• NGDR feeds raw minced tripe and a wholemeal biscuit to our Rescued Great Danes; in some instances we will feed an organic dried feed with raw minced tripe.

If you wish to ask our advice


There is nothing worse than a poor feeder, nothing more calculated to send the sanest of dog lovers round the twist.

It is frustrating and worrying not to mention wasteful. The tale of ‘The Problem Feeder’ is well told, and most breeders have heard it a hundred times, even if you have not had it poured down the phone to you before, I am sure it will ring a few bells!

Read more below…

'The Problem Feeder'

By kind permission of Elaine Hyde.

The puppy is quite normal, a happy bouncing little soul that eats quite well during the first weeks (after the initial new home blues), then at around 16 weeks usually when he is cutting the first teeth, he goes off his food, doesn’t want his milk and thinks his usual diet is YUK! The owners are worried, (after all this is going to be a Great Dane). “If he doesn’t eat enough, he won’t grow”, and so they change his food to their idea of a more tempting dish. “Perhaps he didn’t like the old stuff; I wouldn’t like to eat the same old thing every day”.

Now for a day or two the new food is wonderful, and he eats it as if there is no tomorrow, then he turns his nose up at it. Menu number 2 hits the dust and something else must be tried. “It worked last time; he must be a canine gourmet”. Menu 3, however, only lasts one feed and Menu 4 is hardly even sniffed at. By now almost every waking moment is taken up with the poor dog’s dietary intake and feeding times are a nightmare of “will he/won’t he”. 

They sprinkle cheese, gravy, suet etc over the bowl, hand feed him, scatter it on the floor because sometimes “he cleans up the mess”. But nothing pleases him and all the time he seems to get thinner.

It can be solved but it would have been easier not to have got there in the first place. Remember, dogs are just like us, sometimes they are starving hungry and other times they are just not interested.

Nothing you do will make a dog with a small appetite turn into a mobile dustbin!

Perhaps when they are teething, when it is very hot, bitches when they are 5 or 6 weeks after a season, dogs, when the bitch down the road is more ‘interesting’ than usual. Also, some are greedier than others by nature, and some are genetically designed not to be roly-poly fat during their growing period or young adulthood. Nothing you do will make a dog with a small appetite turn into a mobile dustbin!

He may have periods of ‘off’ days all through his growing period or longer, and these are the times that if you ‘tempt’ and ‘push’ him to eat more than he wants, you create a mental feeding block that starts by being fussy and ends up baulking at any food whatsoever. You can, in fact, so worry a young dog that the sight of a feeding bowl is enough to make him tremble.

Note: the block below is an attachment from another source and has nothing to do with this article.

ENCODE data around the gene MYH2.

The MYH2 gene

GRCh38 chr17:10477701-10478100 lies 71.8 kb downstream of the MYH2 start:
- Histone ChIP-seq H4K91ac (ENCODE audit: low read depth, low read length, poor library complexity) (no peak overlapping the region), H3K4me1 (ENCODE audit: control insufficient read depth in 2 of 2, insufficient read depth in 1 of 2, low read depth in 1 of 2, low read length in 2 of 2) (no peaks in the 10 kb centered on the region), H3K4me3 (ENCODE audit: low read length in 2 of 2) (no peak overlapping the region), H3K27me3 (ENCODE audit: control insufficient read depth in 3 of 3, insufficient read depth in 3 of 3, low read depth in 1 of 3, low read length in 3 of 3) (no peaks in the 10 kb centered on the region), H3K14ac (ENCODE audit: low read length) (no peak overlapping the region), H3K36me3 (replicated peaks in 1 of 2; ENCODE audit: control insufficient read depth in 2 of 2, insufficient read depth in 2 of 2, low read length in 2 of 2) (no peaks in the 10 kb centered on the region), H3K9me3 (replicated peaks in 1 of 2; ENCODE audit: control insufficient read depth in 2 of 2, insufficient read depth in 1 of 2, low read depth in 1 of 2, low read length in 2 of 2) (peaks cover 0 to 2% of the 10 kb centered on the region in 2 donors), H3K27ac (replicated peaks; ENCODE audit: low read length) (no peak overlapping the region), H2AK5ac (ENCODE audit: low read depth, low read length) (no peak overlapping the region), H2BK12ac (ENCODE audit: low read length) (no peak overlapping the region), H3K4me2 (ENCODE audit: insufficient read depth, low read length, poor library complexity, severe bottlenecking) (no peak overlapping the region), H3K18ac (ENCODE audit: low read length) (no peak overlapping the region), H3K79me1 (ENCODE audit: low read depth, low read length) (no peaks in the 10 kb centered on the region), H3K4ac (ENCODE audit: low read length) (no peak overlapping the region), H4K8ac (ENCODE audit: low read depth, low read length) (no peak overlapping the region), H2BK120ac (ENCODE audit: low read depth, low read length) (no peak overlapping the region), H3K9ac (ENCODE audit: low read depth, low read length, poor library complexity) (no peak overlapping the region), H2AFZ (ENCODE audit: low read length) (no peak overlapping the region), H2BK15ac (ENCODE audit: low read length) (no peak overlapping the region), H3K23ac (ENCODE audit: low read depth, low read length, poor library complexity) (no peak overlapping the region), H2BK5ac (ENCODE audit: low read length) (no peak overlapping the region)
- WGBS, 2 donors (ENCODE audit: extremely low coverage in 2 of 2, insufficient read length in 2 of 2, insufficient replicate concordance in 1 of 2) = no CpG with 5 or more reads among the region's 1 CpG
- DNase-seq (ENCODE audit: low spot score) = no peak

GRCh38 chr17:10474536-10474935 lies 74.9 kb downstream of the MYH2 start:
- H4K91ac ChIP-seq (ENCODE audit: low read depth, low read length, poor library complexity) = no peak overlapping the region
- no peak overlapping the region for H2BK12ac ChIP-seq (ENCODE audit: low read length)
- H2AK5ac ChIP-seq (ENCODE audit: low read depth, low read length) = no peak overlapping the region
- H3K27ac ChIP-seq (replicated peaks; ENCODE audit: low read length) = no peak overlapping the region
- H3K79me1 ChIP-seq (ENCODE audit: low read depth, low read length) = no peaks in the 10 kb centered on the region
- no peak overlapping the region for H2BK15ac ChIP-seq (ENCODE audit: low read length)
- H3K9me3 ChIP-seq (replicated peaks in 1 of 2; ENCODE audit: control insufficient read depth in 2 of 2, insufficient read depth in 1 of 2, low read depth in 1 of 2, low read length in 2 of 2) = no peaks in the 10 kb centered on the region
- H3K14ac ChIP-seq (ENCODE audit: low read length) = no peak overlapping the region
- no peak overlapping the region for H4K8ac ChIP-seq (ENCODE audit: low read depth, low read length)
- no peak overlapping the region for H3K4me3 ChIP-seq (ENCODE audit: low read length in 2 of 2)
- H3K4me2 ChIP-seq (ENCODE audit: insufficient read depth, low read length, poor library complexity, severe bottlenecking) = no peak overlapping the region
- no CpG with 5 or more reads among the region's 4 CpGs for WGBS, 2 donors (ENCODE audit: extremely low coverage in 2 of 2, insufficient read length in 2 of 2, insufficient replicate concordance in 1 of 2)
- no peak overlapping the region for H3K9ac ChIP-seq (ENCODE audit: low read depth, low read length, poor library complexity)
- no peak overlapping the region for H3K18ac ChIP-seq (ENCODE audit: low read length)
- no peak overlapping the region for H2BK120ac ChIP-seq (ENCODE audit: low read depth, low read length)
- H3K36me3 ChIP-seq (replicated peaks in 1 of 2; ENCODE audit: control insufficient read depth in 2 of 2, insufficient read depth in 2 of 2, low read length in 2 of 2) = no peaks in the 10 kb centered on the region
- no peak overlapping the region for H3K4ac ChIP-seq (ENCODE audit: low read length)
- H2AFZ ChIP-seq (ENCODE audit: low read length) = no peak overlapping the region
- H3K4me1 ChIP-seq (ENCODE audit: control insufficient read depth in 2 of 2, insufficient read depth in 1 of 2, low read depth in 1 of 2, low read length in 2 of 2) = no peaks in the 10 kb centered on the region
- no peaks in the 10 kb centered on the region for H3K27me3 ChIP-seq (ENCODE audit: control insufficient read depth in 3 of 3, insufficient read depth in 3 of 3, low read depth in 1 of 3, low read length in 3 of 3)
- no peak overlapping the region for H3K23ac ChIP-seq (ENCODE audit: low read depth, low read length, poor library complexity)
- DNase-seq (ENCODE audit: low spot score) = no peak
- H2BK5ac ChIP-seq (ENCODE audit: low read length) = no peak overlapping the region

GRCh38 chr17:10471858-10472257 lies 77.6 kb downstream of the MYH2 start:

It is interesting, and no surprise, to note that 9 out of 10 problem feeders are owned by people who want to show their dog; and here lies the clue. The more important it is for the dog to look right (i.e. show ring sleek), the more likely they are to be worried when the dog is finicky and slowly develops a problem as described above.

Find out what the dog’s parents were like when they were young. If the Sire (now a beautiful rounded show dog) was a skinny tin-ribs type when he was a teenager, you may be bashing your head against a brick wall to get weight on to his tin-ribs son/daughter. Do not worry about him he will get there in the end. Whatever you might think he won’t starve himself to death.

Now on to the dog who is already a problem feeder

Perhaps there are other ‘answers’ but this is the one I know that does work, I have used it myself and advised others too and if you really want to, you can solve the problem.

To start with you must be feeding a well-balanced and palatable food; even hungry dogs will not eat sour or stale food that has been hanging around for days (in and out of the fridge). If you do not have another dog that is a gannet you must be prepared to throw food away sometimes.

  • Have set feeding times and stick to them.
  • Prepare half of his usual food in a clean bowl and push it to one side of the bowl so he can see the bottom is visible (he can see there is not much in there).
  • Put it down for him and do not watch him, get on with the washing-up or something.
  • Give him about five minutes or until he goes away from the bowl and then take it away completely, out of sight.
  • Do not offer him any food until the next scheduled feeding time (incidentally some dogs will only feed once a day even as five-month old puppies).
  • Harden your heart, do not give him anything no matter how starving he looks, or how longingly he eyes your dinner or how “I’m sure he’ll eat it now” you feel.
  • At the next feeding time do exactly the same, half of his meal freshly prepared, clean bowl etc.
  • Remember five minutes, no more, even if he looks like coming to eat it as you take it away.
    For some dogs, this treatment works in two days, in others it can take nearly a week and it is much harder on you than it is the dog. It will work because he will eventually realise that you mean business and he will get really hungry. When he finishes his half ration on two consecutive occasions, you can steadily give him more but never go back to leaving food down, tempting or handfeeding.
    He will get back to square one faster than you can say Pedigree Chum. It does work, I promise you; more by your own attitude to the dog’s feeding habits than the whims of his appetite. I will tell you the following to illustrate that. 

On arrival into N.G.D.R.

Now happily rehomed

A lesson learned